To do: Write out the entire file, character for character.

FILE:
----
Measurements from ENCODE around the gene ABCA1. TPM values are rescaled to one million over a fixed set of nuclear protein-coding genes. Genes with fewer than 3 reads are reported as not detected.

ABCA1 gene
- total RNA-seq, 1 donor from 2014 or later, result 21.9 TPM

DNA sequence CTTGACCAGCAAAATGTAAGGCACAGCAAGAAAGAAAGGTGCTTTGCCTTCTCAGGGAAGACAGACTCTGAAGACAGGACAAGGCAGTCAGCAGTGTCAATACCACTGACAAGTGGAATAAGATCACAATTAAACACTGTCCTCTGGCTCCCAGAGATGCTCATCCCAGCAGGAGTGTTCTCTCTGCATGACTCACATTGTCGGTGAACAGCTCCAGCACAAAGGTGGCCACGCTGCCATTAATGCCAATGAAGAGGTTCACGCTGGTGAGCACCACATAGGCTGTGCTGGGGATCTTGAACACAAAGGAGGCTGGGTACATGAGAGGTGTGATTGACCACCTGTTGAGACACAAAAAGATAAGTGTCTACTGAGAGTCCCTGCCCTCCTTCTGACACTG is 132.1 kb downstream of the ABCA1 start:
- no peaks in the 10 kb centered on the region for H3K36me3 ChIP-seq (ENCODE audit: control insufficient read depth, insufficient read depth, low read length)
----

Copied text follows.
Measurements from ENCODE around the gene ABCA1. TPM values are rescaled to one million over a fixed set of nuclear protein-coding genes. Genes with fewer than 3 reads are reported as not detected.

ABCA1 gene
- total RNA-seq, 1 donor from 2014 or later, result 21.9 TPM

DNA sequence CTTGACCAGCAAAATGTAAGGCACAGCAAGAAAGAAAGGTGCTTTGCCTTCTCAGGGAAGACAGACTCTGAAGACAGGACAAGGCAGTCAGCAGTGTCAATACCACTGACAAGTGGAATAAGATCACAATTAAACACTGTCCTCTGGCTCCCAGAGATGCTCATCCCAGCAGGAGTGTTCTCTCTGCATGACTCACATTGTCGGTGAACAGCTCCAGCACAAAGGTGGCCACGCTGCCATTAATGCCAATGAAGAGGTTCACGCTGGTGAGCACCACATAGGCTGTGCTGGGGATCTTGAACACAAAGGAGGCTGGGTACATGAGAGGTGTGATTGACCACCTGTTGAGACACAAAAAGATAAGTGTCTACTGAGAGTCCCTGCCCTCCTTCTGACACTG is 132.1 kb downstream of the ABCA1 start:
- no peaks in the 10 kb centered on the region for H3K36me3 ChIP-seq (ENCODE audit: control insufficient read depth, insufficient read depth, low read length)